Warning: this is going to be a long post, with pictures - hopefully it will encourage beginners like myself, and entertain the old hands.
I was always interested in making my own beer, but the start appeared to be expensive and complicated, so I never really tried. Recently, I have stumbled upon the BIAB method, found this forum, and learned here about the mini-BIAB approach . This was it! I had nearly everything at hand, even a 19.5 L stainless steel pot which my wife is using for cooking...
Very nice write up!
Don't be in too much of a hurry to package the beer. Even though you have reached your target gravity the yeast is still working at cleaning things up. You may be on target tho having gone this long. I typically go 14 days but that us because I usually have Saturdays to myself. 10 days as mentioned is decent if your gravity has stabilized.
Looking forward to your finished results.
Before helping others to convert a recipe they post here, please make sure you have fully read and understood this post and the others it refers to.
Every beer recipe needs to be adjusted to suit both your own brewing method as well as your equipment. For example, it will be obvious to all but the newest brewers that an extract recipe needs to be converted to a grain recipe. What is not so obvious to those entering the world of all-grain is that recipes need to be adjusted for your equipment...
Here is a pre-release glimpse of the BIABacus for you whilst we re-write the site and finalise the release of the BIABacus. BIABacus PR1.3T - American Pale Ale - NRB's All Amarillo APA - Batch A0.xls (Above file corrected on 26th August 2014 9:30 am UTC) - Prior Downloads 30 BIABacus PR1.3T - Blank Style - Blank Name - Batch A0.xls Please see notes here re Total Water Needed.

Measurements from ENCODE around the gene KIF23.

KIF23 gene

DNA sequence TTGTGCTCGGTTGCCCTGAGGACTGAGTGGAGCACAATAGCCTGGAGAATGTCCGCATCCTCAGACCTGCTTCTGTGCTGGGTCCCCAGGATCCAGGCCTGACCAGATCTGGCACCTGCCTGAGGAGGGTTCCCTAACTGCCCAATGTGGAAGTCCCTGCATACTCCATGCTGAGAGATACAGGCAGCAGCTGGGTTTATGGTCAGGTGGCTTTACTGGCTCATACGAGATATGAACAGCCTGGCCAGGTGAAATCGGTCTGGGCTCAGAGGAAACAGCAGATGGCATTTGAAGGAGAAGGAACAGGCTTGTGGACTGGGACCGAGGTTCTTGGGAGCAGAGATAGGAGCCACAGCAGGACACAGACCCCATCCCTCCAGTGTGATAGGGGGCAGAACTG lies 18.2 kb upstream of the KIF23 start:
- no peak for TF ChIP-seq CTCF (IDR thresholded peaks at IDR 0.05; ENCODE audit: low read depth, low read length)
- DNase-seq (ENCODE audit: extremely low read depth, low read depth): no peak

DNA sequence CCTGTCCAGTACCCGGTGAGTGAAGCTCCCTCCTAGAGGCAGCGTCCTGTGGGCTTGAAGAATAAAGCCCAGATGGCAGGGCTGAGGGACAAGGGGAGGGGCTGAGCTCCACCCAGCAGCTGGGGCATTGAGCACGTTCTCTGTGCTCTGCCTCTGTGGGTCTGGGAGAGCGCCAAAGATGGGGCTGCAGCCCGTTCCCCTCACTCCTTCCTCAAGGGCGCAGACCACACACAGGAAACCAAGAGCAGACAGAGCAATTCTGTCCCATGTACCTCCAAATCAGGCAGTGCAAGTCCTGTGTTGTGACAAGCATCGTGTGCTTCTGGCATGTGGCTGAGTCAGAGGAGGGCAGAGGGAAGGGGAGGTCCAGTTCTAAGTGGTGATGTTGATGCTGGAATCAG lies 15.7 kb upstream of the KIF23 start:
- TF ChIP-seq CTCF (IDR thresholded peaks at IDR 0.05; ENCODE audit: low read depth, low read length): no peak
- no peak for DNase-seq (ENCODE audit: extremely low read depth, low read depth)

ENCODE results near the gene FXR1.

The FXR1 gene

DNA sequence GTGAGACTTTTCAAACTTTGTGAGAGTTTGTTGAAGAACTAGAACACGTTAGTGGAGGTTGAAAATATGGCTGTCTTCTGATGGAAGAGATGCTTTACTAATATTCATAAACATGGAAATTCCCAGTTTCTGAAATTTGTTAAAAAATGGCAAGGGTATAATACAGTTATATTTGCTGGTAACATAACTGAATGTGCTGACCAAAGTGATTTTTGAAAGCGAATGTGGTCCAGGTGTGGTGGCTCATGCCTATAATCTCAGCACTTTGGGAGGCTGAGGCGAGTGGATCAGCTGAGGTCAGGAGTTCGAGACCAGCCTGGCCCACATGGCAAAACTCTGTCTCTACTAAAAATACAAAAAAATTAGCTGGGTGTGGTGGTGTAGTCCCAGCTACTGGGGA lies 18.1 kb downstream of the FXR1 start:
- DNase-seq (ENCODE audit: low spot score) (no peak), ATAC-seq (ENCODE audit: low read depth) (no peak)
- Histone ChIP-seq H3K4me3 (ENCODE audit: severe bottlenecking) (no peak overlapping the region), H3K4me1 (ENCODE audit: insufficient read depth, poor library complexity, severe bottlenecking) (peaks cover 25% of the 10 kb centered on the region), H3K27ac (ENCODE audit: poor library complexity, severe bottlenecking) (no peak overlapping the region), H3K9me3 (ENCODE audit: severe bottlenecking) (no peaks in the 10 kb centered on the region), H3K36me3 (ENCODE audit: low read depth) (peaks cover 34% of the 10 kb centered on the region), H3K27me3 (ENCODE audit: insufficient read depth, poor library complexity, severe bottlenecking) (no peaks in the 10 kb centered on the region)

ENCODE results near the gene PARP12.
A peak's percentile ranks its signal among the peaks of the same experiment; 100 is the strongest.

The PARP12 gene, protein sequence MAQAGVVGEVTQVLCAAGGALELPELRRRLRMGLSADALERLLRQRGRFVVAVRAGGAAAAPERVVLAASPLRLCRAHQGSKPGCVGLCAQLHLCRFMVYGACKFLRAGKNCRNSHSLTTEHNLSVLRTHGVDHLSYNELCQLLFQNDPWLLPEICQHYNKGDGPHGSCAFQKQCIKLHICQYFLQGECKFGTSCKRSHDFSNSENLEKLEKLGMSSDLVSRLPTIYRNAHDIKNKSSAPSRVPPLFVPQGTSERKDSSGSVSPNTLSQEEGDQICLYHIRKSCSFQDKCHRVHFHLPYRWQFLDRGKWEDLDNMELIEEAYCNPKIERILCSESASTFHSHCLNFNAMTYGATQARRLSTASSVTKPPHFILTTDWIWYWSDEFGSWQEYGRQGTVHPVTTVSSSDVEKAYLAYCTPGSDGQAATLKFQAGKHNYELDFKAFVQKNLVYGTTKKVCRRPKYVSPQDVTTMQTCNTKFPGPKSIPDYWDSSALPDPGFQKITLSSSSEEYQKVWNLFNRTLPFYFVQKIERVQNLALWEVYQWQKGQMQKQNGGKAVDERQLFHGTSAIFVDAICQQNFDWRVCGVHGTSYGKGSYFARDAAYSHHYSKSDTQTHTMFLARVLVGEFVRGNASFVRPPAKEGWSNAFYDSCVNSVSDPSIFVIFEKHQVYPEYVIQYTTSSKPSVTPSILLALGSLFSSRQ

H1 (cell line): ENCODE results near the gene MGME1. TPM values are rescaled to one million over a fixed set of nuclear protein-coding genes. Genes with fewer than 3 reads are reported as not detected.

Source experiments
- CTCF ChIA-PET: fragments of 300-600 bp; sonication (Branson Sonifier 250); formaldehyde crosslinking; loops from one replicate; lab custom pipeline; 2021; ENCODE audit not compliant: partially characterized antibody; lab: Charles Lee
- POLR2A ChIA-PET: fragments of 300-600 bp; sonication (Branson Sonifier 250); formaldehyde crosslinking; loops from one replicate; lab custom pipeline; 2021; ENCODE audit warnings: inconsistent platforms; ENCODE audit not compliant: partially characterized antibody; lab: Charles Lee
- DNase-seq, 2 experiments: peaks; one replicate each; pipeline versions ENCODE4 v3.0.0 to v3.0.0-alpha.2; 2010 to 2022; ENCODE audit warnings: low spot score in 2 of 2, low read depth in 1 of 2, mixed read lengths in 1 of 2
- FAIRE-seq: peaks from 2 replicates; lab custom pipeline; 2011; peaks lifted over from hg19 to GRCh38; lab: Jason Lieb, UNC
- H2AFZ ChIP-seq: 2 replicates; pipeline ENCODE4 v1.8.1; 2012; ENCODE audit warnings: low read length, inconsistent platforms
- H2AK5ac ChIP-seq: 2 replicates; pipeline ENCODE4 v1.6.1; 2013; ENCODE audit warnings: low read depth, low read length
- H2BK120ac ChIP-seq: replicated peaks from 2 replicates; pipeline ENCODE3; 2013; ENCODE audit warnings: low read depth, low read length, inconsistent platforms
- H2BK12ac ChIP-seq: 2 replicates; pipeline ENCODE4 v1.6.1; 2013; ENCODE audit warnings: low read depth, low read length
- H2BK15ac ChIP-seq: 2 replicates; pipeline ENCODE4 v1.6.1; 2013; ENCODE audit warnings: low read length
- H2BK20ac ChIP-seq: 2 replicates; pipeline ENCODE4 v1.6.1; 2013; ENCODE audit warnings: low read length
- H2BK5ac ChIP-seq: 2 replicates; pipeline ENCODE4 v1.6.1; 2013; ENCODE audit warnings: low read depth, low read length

Your first thought will most likely be...
This looks way too hard :dunno:.
Your second thought will most likely...
Dahlonega is about 40 miles east of Ellijay. Pretty rugged country over there. I can see why they had training there. I take it you were/are a Ranger. Thanks for you service!
Not certain about the water yet, but there are several good breweries in the area, so I assume it is good...unless everyone is treating their water.
Blue Ridge, GA: Fannin Brewing Co, Blue Ridge Brewing (more a restaurant that brews their own), and Grumpy Old Men (my favorite).
Asheville NC and Atlanta GA: Dozens...
I've been swallowed up in a project for the past few months and finally finished a few days ago. My neighbor is moving and gave me a conical fermenter, a SS 60L brew pot with outlet valve and a thermometer, and a 14 propane burner, along with some other stuff. I was itching to make a run at brewing with this new equipment and as my wife is out of town for a week, determined today would be the day. I decided not to attempt to use the conical fermenter for a lot of reasons. I may some day but not...
Go for it.
By “hoppy” beer you will have to decide what that means to you - bitter, fragrant, flavors associated with the particular hops used; grassy, piney, flowery, etc. You will get beer and experience together on this batch, that’s what brewing is for.
I do not think that racking to a secondary fermenter (after 3 days /krausen fall) would reduce what most would call “hoppy.” Do watch for what some call a vegetal taste - I can’t seem to taste that while others can.
Will there be dry...